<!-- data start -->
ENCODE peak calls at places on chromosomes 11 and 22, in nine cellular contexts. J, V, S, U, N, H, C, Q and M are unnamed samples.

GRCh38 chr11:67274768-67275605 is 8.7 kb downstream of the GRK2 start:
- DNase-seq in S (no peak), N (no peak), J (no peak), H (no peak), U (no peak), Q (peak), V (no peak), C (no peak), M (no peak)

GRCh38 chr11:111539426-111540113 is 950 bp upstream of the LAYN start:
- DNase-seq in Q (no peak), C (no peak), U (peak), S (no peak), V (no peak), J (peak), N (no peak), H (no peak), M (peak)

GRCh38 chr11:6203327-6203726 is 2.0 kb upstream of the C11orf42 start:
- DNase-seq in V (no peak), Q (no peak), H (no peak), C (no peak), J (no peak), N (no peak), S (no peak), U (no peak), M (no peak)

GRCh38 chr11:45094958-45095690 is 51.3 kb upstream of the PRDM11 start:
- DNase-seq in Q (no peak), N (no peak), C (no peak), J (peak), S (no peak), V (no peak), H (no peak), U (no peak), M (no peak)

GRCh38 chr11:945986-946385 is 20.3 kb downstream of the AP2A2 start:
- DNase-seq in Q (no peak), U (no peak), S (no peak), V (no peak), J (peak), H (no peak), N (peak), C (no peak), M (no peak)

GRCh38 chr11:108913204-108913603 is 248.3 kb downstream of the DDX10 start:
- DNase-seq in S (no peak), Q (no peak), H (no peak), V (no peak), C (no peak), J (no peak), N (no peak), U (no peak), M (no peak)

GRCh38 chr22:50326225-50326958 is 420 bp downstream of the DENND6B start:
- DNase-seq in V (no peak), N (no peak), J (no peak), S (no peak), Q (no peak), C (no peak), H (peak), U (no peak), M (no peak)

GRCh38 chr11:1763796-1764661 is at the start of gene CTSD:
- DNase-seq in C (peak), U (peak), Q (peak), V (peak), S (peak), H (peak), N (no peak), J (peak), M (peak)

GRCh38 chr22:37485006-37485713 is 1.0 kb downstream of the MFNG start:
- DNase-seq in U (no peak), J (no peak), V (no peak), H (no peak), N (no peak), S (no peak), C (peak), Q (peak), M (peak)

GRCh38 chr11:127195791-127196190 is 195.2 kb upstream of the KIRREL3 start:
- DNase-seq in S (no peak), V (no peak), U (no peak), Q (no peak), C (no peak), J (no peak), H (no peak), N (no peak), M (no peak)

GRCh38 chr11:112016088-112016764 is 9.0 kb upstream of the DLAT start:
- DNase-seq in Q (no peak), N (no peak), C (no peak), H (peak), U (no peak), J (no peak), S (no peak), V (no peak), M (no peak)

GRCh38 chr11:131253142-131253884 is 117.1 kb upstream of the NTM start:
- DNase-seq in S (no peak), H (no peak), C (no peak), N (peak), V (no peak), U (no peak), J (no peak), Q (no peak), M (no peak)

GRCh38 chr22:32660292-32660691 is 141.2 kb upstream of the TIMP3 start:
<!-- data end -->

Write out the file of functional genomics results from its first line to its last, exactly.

ENCODE peak calls at places on chromosomes 11 and 22, in nine cellular contexts. J, V, S, U, N, H, C, Q and M are unnamed samples.

GRCh38 chr11:67274768-67275605 is 8.7 kb downstream of the GRK2 start:
- DNase-seq in S (no peak), N (no peak), J (no peak), H (no peak), U (no peak), Q (peak), V (no peak), C (no peak), M (no peak)

GRCh38 chr11:111539426-111540113 is 950 bp upstream of the LAYN start:
- DNase-seq in Q (no peak), C (no peak), U (peak), S (no peak), V (no peak), J (peak), N (no peak), H (no peak), M (peak)

GRCh38 chr11:6203327-6203726 is 2.0 kb upstream of the C11orf42 start:
- DNase-seq in V (no peak), Q (no peak), H (no peak), C (no peak), J (no peak), N (no peak), S (no peak), U (no peak), M (no peak)

GRCh38 chr11:45094958-45095690 is 51.3 kb upstream of the PRDM11 start:
- DNase-seq in Q (no peak), N (no peak), C (no peak), J (peak), S (no peak), V (no peak), H (no peak), U (no peak), M (no peak)

GRCh38 chr11:945986-946385 is 20.3 kb downstream of the AP2A2 start:
- DNase-seq in Q (no peak), U (no peak), S (no peak), V (no peak), J (peak), H (no peak), N (peak), C (no peak), M (no peak)

GRCh38 chr11:108913204-108913603 is 248.3 kb downstream of the DDX10 start:
- DNase-seq in S (no peak), Q (no peak), H (no peak), V (no peak), C (no peak), J (no peak), N (no peak), U (no peak), M (no peak)

GRCh38 chr22:50326225-50326958 is 420 bp downstream of the DENND6B start:
- DNase-seq in V (no peak), N (no peak), J (no peak), S (no peak), Q (no peak), C (no peak), H (peak), U (no peak), M (no peak)

GRCh38 chr11:1763796-1764661 is at the start of gene CTSD:
- DNase-seq in C (peak), U (peak), Q (peak), V (peak), S (peak), H (peak), N (no peak), J (peak), M (peak)

GRCh38 chr22:37485006-37485713 is 1.0 kb downstream of the MFNG start:
- DNase-seq in U (no peak), J (no peak), V (no peak), H (no peak), N (no peak), S (no peak), C (peak), Q (peak), M (peak)

GRCh38 chr11:127195791-127196190 is 195.2 kb upstream of the KIRREL3 start:
- DNase-seq in S (no peak), V (no peak), U (no peak), Q (no peak), C (no peak), J (no peak), H (no peak), N (no peak), M (no peak)

GRCh38 chr11:112016088-112016764 is 9.0 kb upstream of the DLAT start:
- DNase-seq in Q (no peak), N (no peak), C (no peak), H (peak), U (no peak), J (no peak), S (no peak), V (no peak), M (no peak)

GRCh38 chr11:131253142-131253884 is 117.1 kb upstream of the NTM start:
- DNase-seq in S (no peak), H (no peak), C (no peak), N (peak), V (no peak), U (no peak), J (no peak), Q (no peak), M (no peak)

GRCh38 chr22:32660292-32660691 is 141.2 kb upstream of the TIMP3 start: